I broke my screen on my CF-R1 -- again. Some old lady cut me off at spitting distance while I was on my (peddle) bike and I took a tumble. The CF-28 (fully rugged, unlike the merely semi-rugged, which isn't very rugged, but with this nasty rubber keyboard that hurts to type on) machine had two fussy PCMCIA slots that got worse and worse (dropping it, intentionally, probably didn't help matters). So, I decided to take it apart and try to fix it so I have something to take with me on this distressing close business trip.
To unbolt the PCMCIA card tray and unplug it from the motherboard (to inspect it for peeled off traces and the like), I had to completely remove the motherboad from the bottom of the machine. By the way, in most laptops, you undo some screws on the bottom to get the keyboard free, then you pry that off and undo some more screws to get either the bottom or more likely the top of the case free (after seeing to the case around the hinges). Not so with the CF-28. It isn't one large compartment . Well, okay, it's kind of one large compartment and one small compartment. The bottom just bolts right off, exposing the main board. The keyboard is removed completely independantly. The keyboard area is sealed, so if you get liquid all around your keyboard, it doesn't seep into anything. It just sits there in a nice little pool. Which is really awesome.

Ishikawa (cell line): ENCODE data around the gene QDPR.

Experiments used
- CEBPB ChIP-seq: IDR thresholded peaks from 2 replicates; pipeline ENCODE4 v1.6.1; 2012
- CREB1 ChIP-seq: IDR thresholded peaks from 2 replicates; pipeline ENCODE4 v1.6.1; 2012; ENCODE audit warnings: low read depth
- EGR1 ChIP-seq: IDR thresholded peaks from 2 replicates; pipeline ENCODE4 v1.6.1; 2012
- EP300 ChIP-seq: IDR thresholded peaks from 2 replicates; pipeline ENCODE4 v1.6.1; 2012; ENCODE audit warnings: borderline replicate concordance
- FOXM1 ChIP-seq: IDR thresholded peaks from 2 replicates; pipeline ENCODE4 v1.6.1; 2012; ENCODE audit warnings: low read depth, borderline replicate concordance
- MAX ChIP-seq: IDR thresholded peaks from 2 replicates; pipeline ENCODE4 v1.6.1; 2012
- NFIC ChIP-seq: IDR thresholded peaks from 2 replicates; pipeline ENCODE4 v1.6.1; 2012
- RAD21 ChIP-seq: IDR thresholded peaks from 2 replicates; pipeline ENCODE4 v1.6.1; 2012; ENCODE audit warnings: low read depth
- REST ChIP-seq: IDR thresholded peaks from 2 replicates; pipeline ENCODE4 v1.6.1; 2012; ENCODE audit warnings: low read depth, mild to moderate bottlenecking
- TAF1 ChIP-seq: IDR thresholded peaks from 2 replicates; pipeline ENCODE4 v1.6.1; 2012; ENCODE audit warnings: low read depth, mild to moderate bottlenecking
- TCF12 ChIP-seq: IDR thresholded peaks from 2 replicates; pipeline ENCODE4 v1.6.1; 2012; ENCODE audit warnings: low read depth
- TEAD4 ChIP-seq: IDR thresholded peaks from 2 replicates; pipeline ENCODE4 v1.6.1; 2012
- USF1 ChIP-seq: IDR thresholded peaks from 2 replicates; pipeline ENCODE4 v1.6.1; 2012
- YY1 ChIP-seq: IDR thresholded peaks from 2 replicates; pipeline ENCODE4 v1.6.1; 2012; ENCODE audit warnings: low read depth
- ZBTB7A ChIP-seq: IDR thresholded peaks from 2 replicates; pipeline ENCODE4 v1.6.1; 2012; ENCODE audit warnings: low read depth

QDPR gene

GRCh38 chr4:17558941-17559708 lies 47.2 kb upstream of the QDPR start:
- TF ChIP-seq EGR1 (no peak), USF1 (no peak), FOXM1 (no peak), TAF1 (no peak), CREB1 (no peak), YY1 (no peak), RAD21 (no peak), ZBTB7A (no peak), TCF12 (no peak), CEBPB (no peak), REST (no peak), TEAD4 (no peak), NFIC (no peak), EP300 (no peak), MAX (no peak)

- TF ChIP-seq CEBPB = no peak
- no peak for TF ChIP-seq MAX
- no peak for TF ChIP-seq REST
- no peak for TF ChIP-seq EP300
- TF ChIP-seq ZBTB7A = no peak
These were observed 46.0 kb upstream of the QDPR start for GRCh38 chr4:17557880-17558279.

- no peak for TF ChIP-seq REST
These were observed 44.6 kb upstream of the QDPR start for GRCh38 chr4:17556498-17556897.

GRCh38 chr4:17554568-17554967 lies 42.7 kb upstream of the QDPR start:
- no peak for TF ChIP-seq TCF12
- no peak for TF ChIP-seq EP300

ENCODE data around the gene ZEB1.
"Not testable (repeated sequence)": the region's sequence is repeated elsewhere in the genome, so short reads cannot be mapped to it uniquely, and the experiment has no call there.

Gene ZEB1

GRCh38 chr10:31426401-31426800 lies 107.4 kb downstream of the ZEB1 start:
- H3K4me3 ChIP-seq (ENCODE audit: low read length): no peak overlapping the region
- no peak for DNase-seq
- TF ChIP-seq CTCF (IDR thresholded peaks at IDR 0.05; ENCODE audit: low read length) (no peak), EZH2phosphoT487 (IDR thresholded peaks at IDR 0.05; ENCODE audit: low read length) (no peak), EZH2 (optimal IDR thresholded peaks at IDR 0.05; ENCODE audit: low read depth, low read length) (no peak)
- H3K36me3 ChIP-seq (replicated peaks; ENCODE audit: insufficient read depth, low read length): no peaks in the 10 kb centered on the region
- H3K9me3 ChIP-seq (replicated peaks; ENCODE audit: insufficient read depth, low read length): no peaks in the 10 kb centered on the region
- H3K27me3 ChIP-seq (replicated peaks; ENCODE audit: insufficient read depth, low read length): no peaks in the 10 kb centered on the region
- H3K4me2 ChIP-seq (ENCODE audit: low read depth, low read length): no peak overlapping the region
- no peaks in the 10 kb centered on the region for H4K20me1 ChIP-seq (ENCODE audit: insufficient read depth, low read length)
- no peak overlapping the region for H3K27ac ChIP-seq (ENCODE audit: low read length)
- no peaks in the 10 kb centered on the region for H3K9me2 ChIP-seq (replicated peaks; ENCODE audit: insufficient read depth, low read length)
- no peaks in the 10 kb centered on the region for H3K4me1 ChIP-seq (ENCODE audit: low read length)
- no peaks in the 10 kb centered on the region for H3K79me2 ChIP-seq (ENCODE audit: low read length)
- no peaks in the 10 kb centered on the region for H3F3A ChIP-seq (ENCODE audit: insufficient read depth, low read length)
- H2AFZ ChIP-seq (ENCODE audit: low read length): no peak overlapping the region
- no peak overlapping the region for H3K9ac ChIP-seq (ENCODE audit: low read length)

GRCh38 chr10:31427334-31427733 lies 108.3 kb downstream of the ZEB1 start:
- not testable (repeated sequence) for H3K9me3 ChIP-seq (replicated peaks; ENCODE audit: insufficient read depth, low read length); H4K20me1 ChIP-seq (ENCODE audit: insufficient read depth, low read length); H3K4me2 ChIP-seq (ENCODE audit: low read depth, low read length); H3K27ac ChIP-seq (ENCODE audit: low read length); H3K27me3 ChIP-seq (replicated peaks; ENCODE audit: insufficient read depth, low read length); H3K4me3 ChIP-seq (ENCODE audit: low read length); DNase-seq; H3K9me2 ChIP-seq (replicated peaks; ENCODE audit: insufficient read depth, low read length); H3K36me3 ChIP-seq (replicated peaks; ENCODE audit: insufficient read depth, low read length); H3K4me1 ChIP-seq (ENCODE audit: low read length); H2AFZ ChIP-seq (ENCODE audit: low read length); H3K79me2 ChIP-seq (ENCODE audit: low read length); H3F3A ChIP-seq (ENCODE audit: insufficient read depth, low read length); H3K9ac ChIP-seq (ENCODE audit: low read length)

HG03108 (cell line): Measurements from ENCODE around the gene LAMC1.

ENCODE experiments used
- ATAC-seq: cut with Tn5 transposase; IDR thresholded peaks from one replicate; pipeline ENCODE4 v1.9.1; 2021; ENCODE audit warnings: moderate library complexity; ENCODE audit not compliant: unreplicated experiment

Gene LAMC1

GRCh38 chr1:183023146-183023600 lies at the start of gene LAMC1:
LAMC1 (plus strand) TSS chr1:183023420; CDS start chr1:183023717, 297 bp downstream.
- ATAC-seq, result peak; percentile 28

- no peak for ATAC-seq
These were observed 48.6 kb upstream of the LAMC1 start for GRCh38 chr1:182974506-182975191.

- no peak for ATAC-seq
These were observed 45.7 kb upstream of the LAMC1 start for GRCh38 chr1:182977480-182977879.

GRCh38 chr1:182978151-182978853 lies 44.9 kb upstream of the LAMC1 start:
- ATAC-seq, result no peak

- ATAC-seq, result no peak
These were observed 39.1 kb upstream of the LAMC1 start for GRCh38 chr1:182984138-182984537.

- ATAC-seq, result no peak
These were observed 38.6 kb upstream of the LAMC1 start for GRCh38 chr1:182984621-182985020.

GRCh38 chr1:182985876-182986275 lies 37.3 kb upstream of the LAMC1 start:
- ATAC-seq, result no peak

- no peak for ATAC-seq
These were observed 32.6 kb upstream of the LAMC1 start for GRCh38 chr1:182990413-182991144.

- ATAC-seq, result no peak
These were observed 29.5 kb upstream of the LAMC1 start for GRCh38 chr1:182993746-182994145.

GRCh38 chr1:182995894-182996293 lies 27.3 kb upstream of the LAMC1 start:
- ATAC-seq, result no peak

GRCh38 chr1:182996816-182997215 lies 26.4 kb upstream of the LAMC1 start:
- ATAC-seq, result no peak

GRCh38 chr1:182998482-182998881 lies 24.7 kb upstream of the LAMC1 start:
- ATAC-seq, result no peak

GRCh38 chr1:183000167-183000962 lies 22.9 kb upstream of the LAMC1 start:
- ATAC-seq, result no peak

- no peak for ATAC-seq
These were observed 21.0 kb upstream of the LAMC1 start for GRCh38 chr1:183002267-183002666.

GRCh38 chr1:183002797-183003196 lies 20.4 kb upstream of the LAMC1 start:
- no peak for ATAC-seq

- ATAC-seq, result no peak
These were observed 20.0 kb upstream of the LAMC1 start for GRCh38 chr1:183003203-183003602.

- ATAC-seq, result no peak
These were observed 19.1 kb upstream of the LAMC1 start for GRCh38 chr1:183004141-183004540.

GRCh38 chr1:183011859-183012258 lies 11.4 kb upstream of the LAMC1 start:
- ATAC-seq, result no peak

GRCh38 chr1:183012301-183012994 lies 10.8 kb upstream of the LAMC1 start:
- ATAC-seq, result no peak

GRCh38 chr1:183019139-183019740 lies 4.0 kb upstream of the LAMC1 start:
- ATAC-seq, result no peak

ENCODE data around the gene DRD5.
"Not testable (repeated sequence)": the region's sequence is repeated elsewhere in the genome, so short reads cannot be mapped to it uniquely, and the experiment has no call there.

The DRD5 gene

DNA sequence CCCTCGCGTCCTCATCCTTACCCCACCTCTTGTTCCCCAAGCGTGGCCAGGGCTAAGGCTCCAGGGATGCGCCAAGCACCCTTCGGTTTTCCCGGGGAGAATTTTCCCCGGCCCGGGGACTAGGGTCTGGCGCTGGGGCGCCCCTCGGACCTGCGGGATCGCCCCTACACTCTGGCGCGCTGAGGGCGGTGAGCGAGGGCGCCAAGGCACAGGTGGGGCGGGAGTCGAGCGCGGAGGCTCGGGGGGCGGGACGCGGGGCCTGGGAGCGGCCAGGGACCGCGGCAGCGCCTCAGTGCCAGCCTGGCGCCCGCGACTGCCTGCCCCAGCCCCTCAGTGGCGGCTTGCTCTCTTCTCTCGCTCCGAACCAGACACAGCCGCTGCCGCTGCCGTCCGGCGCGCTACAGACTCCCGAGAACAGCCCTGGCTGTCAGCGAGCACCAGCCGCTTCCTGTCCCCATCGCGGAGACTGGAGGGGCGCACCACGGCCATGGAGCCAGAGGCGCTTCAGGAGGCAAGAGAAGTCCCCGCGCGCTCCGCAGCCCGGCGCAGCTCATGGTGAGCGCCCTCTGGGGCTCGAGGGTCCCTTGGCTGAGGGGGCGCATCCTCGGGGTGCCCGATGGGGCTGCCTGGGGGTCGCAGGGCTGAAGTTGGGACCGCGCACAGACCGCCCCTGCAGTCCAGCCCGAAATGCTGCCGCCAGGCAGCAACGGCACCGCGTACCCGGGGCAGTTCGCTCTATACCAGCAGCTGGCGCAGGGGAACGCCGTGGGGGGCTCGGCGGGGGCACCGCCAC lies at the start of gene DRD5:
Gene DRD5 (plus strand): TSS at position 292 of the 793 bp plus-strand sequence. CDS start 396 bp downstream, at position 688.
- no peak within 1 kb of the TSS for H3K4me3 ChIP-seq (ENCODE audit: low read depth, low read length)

So, I pull the mainboard completely out, needing to get to the top of it to get to the screws that hold the PCMCIA tray to the bottom of the main board. Pulling it free, I flip it over a few times looking at it, studying it. Then I have this strange sensation. One moment, the PCMCIA tray has two slots. The next, it has only one. Oh, wait -- there's an extra PCMCIA slot hidden on the top of the mainboard aligned next to the other two. This sucker actually has *three* PCMCIA slots! And *two* mini-PCI slots! I was looking at some mini-PCI video cards that did dual-head. I could get this thing pushing five heads and stick three wireless cards in it. Okay, five heads doesn't really do much for mobility, but still. The upgrade possibilities for this thing are obscene. The whole unit is big, but the main board isn't, so I'm kind of surprised at all of the little goodies hidden on it.
So, the PCMCIA tray seems to be working, at least for the moment. Nothing obviously broken, so I tried to socket it in better and wiggle it a bit. Knocking on wood...